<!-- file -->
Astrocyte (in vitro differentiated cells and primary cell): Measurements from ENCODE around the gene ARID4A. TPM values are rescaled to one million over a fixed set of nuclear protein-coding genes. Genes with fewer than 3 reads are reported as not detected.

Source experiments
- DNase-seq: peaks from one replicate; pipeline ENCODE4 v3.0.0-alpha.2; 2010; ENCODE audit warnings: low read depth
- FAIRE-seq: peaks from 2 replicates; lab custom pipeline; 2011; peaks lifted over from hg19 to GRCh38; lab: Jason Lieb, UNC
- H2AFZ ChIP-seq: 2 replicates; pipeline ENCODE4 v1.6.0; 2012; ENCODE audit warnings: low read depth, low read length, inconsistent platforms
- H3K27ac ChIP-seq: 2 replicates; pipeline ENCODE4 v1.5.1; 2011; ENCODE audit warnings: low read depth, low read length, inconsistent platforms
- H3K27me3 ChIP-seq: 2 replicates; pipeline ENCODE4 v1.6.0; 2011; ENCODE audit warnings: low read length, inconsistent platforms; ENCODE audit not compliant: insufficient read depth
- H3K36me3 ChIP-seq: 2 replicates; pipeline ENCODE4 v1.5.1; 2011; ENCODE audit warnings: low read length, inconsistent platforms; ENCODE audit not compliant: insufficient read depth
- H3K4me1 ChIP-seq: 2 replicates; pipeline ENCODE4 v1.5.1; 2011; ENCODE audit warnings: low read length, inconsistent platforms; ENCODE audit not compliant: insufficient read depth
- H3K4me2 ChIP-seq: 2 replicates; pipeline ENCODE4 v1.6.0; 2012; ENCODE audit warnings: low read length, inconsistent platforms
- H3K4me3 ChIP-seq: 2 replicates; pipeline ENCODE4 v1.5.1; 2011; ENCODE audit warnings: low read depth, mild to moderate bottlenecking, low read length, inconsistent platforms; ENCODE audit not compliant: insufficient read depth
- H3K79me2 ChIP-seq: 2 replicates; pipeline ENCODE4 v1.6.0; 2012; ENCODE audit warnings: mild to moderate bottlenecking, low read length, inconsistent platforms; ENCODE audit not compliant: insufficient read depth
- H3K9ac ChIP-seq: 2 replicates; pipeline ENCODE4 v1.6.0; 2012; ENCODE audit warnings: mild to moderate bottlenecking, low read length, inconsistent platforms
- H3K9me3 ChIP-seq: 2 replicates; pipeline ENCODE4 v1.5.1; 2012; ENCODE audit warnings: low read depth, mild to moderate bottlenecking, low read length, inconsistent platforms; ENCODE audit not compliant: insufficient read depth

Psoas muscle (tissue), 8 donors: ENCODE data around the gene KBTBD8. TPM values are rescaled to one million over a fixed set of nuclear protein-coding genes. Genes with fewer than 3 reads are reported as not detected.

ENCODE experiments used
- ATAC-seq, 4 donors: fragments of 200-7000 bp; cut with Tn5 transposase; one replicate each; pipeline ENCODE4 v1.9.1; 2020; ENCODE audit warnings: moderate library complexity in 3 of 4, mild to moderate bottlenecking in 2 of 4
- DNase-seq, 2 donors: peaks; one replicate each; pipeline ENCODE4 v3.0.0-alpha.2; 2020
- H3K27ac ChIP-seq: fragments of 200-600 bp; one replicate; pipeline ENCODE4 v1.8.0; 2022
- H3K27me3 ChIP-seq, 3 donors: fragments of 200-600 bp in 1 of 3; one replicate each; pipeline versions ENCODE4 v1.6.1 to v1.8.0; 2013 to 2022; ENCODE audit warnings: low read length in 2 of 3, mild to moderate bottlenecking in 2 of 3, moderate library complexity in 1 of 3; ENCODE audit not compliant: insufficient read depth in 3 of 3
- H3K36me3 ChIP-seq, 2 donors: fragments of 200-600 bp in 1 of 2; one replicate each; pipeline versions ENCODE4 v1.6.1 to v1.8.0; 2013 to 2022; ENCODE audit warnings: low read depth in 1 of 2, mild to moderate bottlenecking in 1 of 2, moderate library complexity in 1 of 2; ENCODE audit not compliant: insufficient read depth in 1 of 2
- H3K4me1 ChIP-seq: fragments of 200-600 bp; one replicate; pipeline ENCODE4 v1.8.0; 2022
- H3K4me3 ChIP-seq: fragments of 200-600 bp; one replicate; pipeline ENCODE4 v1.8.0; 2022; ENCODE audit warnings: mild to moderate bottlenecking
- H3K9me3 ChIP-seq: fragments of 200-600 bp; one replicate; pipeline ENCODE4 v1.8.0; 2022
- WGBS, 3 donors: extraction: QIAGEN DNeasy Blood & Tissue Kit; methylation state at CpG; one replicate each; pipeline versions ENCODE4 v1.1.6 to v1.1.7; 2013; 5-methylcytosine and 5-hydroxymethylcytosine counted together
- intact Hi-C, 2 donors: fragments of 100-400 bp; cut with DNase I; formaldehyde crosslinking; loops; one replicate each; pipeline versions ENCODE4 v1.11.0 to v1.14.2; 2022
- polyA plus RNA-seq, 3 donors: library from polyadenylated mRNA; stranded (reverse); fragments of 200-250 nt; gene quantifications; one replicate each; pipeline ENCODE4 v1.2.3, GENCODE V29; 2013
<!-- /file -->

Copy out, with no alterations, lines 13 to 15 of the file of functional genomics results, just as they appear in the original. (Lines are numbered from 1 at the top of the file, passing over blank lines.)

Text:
- H3K9ac ChIP-seq: 2 replicates; pipeline ENCODE4 v1.6.0; 2012; ENCODE audit warnings: mild to moderate bottlenecking, low read length, inconsistent platforms
- H3K9me3 ChIP-seq: 2 replicates; pipeline ENCODE4 v1.5.1; 2012; ENCODE audit warnings: low read depth, mild to moderate bottlenecking, low read length, inconsistent platforms; ENCODE audit not compliant: insufficient read depth

Psoas muscle (tissue), 8 donors: ENCODE data around the gene KBTBD8. TPM values are rescaled to one million over a fixed set of nuclear protein-coding genes. Genes with fewer than 3 reads are reported as not detected.